Equity Short Selling and the Cost of Debt
43 Pages Posted: 16 Sep 2012
Date Written: June 1, 2012
Extant evidence suggests short sales have pertinent information about firm fundamentals. If so, then information from short selling in liquid equity markets can be informative for infrequently traded corporate bonds. The adverse information conveyed by short interest should mean higher cost of debt. Using a large sample of corporate bonds, we examine whether lagged equity short interest affect credit spreads. Highly shorted firms do experience wider credit spreads in the subsequent months. Moreover, the increase in short interest leads to higher credit spreads. Short interest thus seems to contain adverse information about firm fundamentals that can prove useful to bond investors.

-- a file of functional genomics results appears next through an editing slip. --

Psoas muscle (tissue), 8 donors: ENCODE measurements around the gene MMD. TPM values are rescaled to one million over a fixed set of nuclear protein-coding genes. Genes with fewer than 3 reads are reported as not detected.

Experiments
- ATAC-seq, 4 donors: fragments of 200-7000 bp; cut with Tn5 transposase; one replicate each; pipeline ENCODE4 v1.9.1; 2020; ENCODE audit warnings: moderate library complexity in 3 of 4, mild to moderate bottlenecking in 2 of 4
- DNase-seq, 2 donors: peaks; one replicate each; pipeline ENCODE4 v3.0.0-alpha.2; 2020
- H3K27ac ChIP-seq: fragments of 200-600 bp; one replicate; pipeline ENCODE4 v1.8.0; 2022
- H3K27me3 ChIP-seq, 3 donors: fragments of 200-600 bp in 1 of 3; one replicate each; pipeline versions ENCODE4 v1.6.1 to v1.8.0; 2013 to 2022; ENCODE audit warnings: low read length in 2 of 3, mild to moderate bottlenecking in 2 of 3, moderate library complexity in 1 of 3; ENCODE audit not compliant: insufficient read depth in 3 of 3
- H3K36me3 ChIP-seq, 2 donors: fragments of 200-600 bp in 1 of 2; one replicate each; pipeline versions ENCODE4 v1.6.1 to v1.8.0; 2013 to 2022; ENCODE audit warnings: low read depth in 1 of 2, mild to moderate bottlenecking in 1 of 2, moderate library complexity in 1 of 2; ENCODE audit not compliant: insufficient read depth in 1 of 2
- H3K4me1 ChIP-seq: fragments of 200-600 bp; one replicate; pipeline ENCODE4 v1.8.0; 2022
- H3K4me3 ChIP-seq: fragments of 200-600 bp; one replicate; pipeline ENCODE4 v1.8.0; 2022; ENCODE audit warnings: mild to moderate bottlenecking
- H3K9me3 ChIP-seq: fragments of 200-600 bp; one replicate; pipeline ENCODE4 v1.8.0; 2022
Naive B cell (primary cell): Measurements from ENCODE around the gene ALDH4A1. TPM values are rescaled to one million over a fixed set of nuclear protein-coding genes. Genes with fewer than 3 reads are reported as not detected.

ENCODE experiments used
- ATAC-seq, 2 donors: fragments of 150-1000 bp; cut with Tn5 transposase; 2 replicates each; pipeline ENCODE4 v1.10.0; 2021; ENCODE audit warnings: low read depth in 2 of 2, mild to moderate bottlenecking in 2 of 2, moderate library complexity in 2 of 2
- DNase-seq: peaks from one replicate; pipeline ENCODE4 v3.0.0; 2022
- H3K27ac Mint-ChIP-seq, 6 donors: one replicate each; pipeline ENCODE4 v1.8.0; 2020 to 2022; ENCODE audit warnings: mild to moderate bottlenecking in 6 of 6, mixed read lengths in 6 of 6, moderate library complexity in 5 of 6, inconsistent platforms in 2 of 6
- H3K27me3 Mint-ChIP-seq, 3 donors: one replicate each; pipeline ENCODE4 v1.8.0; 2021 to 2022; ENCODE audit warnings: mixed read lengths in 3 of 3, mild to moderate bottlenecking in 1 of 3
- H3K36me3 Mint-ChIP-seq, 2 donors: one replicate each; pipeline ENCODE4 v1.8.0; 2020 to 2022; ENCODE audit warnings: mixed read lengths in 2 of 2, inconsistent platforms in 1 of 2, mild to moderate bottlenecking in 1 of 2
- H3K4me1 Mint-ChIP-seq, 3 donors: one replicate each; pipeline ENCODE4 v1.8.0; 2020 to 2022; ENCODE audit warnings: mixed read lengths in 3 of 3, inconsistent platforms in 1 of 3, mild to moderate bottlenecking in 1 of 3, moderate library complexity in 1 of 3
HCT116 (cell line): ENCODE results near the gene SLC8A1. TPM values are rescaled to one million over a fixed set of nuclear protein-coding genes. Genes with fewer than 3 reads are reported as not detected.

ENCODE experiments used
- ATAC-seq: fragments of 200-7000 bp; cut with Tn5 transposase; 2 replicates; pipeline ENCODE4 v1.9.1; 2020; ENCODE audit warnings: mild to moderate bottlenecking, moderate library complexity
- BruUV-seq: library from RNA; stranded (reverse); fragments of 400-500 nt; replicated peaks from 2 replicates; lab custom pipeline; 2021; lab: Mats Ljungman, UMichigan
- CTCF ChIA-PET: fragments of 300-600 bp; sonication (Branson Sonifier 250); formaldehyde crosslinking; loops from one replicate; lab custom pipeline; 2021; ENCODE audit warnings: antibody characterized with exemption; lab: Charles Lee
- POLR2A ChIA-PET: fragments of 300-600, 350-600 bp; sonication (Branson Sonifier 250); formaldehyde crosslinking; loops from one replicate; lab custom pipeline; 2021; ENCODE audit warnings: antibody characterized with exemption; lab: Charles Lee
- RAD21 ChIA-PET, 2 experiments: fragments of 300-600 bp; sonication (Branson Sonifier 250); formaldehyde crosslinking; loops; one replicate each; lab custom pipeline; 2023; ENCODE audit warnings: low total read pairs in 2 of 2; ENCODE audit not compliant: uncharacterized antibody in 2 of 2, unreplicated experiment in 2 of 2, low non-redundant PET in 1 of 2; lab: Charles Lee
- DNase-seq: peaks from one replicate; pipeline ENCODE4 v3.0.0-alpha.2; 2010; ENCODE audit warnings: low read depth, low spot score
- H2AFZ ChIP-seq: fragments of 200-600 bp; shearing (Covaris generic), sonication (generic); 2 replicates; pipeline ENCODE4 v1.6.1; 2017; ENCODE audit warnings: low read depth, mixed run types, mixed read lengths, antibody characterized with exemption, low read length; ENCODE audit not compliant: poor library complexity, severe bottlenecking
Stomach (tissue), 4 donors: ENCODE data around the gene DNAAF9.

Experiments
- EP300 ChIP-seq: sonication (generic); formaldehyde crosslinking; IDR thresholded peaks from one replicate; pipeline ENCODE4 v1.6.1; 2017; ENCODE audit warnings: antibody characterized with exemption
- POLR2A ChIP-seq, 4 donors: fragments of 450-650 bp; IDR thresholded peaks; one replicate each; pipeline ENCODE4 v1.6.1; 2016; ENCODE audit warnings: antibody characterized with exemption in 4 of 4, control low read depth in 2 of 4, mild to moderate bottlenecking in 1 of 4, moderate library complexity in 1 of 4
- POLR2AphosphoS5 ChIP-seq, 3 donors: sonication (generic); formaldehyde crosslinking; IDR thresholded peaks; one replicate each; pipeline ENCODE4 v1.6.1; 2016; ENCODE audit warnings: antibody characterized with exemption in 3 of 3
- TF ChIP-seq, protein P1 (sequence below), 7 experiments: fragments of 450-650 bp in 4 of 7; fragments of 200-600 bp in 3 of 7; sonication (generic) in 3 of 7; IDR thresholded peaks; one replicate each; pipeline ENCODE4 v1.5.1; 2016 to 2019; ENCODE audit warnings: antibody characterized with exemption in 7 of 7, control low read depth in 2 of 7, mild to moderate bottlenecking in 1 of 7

Keywords: Short Interest, Cost of Debt, Credit Spread
JEL Classification: G10, G11, G12
Suggested Citation: Suggested Citation